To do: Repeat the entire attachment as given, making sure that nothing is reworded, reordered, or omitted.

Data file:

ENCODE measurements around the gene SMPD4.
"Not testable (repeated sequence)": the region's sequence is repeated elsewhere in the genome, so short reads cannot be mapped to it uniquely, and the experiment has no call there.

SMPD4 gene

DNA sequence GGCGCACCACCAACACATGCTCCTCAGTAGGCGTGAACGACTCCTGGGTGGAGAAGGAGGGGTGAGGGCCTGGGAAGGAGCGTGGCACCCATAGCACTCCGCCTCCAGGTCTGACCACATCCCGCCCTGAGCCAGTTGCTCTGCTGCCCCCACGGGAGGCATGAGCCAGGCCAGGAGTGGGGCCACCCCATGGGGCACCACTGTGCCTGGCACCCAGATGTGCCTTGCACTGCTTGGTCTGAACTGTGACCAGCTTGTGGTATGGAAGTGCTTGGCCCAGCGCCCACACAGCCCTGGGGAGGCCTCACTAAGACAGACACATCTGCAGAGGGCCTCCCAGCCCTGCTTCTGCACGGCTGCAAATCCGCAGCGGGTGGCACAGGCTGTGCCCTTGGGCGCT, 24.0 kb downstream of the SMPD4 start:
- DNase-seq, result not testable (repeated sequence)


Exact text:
ENCODE measurements around the gene SMPD4.
"Not testable (repeated sequence)": the region's sequence is repeated elsewhere in the genome, so short reads cannot be mapped to it uniquely, and the experiment has no call there.

SMPD4 gene

DNA sequence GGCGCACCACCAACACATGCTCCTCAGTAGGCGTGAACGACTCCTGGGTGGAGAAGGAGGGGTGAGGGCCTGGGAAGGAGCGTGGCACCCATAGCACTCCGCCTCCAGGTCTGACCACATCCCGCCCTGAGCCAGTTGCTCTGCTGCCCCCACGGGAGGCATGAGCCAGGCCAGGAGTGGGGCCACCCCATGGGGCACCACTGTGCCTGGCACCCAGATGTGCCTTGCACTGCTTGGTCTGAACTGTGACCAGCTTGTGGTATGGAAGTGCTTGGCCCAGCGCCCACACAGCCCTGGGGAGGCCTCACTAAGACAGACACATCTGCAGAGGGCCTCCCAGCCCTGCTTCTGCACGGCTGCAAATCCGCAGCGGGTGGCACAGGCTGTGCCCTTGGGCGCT, 24.0 kb downstream of the SMPD4 start:
- DNase-seq, result not testable (repeated sequence)